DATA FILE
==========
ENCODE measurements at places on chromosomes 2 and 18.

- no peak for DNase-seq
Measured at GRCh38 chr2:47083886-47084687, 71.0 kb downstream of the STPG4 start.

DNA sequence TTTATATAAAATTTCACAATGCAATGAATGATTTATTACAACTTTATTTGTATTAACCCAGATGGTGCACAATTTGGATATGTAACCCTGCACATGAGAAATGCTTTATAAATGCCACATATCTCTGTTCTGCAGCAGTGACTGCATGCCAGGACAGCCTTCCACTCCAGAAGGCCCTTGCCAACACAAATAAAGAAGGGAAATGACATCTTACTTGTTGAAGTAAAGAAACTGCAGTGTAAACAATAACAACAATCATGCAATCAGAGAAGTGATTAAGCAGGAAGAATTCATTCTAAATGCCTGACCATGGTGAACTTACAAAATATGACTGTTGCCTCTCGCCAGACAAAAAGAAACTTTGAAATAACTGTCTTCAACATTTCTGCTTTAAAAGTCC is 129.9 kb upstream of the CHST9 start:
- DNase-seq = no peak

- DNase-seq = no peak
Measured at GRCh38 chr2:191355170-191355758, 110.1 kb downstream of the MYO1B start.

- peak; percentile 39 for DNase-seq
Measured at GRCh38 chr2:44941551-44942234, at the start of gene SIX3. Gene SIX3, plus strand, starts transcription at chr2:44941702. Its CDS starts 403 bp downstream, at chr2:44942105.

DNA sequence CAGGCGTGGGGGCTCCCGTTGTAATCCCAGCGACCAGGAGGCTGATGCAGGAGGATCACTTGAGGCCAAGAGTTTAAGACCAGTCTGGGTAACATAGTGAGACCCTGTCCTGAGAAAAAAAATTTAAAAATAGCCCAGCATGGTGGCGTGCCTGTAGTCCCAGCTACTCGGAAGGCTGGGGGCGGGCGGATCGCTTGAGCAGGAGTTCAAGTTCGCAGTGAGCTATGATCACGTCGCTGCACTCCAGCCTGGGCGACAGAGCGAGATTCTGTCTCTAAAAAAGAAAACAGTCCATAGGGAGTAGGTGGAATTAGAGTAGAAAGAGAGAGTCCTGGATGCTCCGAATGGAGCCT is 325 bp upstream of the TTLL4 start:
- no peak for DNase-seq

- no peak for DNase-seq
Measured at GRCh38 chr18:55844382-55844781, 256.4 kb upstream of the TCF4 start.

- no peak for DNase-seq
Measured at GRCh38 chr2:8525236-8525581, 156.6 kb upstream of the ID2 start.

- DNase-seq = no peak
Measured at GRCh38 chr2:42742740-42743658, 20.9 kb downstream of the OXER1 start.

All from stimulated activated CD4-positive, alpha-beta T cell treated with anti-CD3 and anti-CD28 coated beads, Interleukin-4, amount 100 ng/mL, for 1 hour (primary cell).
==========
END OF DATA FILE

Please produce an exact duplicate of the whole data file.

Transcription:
ENCODE measurements at places on chromosomes 2 and 18.

- no peak for DNase-seq
Measured at GRCh38 chr2:47083886-47084687, 71.0 kb downstream of the STPG4 start.

DNA sequence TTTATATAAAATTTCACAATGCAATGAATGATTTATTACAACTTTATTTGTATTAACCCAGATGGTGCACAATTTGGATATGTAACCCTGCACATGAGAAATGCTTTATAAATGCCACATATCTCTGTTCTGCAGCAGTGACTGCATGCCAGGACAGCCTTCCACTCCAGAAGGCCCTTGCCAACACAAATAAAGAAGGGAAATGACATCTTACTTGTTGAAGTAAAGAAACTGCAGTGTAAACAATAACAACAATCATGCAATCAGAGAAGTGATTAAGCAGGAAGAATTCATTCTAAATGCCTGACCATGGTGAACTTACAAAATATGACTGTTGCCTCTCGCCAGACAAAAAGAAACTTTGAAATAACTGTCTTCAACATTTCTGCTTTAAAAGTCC is 129.9 kb upstream of the CHST9 start:
- DNase-seq = no peak

- DNase-seq = no peak
Measured at GRCh38 chr2:191355170-191355758, 110.1 kb downstream of the MYO1B start.

- peak; percentile 39 for DNase-seq
Measured at GRCh38 chr2:44941551-44942234, at the start of gene SIX3. Gene SIX3, plus strand, starts transcription at chr2:44941702. Its CDS starts 403 bp downstream, at chr2:44942105.

DNA sequence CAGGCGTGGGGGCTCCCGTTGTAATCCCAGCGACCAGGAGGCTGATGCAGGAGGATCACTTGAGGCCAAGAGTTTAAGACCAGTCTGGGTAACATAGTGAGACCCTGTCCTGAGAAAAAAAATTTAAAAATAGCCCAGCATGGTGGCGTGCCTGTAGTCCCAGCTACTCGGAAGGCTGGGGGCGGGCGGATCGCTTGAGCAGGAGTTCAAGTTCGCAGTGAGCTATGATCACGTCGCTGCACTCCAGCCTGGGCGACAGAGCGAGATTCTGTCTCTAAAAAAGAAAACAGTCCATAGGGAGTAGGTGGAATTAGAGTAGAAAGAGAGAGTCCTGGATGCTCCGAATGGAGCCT is 325 bp upstream of the TTLL4 start:
- no peak for DNase-seq

- no peak for DNase-seq
Measured at GRCh38 chr18:55844382-55844781, 256.4 kb upstream of the TCF4 start.

- no peak for DNase-seq
Measured at GRCh38 chr2:8525236-8525581, 156.6 kb upstream of the ID2 start.

- DNase-seq = no peak
Measured at GRCh38 chr2:42742740-42743658, 20.9 kb downstream of the OXER1 start.

All from stimulated activated CD4-positive, alpha-beta T cell treated with anti-CD3 and anti-CD28 coated beads, Interleukin-4, amount 100 ng/mL, for 1 hour (primary cell).